Social Security is a vital retirement benefit that provides financial support to seniors who have contributed to the workforce for many years. While many people choose to claim their Social Security benefits as soon as they are eligible, this decision can have negative consequences. In this blog, we will explore four problems associated with claiming Social Security early and why waiting until full retirement age may be a better choice.
One of the most significant problems with claiming Social Security early is that it can reduce the amount of benefits you receive. If you claim Social Security before reaching full retirement age, your monthly benefit will be permanently reduced. For example, if your full retirement age is 67 and you claim at age 62, your monthly benefit will be reduced by 30%. This reduction can have a significant impact on your financial security in retirement.
Claiming Social Security early can also increase your tax liability. If you continue to work while receiving Social Security benefits, you may be subject to the “earnings test.” This test reduces your Social Security benefits by $1 for every $2 you earn above a certain threshold. This means that if you claim Social Security early and continue to work, you may end up paying more in taxes than if you had waited until full retirement age.
In addition to the earnings test, you will also owe federal income taxes on your benefits. The amount of taxes you owe will depend on your total income and tax bracket. If you have other sources of income in retirement, such as a pension or IRA withdrawals, your Social Security benefits may be subject to federal income tax.
Claiming Social Security early can increase the risk that you will outlive your retirement savings. If you claim Social Security early and live a long life, you may run out of money in your later years. This can be especially problematic if you have health issues that require expensive medical care. Waiting until full retirement age can help mitigate this risk by providing you with a larger monthly benefit that can last throughout your retirement years.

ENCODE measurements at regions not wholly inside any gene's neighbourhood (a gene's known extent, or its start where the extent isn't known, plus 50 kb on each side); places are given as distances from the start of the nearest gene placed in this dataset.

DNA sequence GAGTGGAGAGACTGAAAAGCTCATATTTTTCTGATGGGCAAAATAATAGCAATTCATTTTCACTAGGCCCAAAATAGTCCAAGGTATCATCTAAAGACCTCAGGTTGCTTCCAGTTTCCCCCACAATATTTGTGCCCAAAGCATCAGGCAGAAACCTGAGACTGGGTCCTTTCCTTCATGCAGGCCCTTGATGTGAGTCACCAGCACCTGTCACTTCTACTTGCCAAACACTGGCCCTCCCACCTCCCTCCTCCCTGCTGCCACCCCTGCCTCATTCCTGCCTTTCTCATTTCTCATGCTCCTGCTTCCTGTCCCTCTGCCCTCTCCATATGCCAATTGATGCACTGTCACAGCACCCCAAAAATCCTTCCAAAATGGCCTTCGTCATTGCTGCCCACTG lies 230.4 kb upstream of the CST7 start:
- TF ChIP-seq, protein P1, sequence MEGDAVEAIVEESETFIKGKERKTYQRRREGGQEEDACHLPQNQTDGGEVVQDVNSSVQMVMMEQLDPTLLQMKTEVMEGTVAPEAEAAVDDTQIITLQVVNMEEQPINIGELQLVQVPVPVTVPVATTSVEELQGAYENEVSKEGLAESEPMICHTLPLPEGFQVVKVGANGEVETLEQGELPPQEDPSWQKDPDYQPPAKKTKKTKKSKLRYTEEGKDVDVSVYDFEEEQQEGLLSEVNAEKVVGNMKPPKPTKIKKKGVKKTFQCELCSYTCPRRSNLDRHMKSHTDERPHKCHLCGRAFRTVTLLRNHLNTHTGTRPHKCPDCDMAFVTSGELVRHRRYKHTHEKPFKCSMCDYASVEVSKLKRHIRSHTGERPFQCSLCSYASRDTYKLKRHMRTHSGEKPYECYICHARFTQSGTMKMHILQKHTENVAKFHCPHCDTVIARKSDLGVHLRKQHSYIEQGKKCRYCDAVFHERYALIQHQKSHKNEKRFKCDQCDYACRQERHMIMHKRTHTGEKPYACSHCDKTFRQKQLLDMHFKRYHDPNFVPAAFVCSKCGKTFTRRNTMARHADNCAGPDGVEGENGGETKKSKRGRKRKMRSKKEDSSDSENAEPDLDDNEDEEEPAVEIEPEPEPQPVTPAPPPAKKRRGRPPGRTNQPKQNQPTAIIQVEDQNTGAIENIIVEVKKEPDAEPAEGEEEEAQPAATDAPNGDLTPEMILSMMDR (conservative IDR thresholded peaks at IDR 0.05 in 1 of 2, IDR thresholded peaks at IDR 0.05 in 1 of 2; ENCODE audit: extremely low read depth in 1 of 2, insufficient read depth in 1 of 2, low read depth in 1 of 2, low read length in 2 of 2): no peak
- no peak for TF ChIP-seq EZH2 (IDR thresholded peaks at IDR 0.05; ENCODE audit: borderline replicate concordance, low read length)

Considering your spouse when deciding whether to claim Social Security benefits early is an important factor that many people overlook. If you are married, your spouse may be entitled to spousal benefits based on your work record. However, if you claim Social Security benefits early, your reduced benefits will also reduce the amount of spousal benefits your spouse can receive in the future. This can be especially problematic if your spouse has little or no work history of their own and is relying on spousal benefits to supplement their retirement income.
Waiting until full retirement age can help ensure that your spouse will receive the maximum spousal benefit possible. In addition, if you delay claiming Social Security benefits until age 70, you may be able to increase your own benefit and, in turn, increase the amount of spousal benefits your spouse can receive.
In conclusion, claiming Social Security benefits early may seem like an attractive option, but it can have negative consequences. By waiting until full retirement age, you can avoid reduced benefits, increased taxes, longevity risk, and potential reductions in future spousal benefits. It’s essential to consider your spouse’s retirement needs when making your decision about when to claim Social Security benefits. If you are unsure about the best course of action, be sure to consult with us to determine the best option for your unique situation.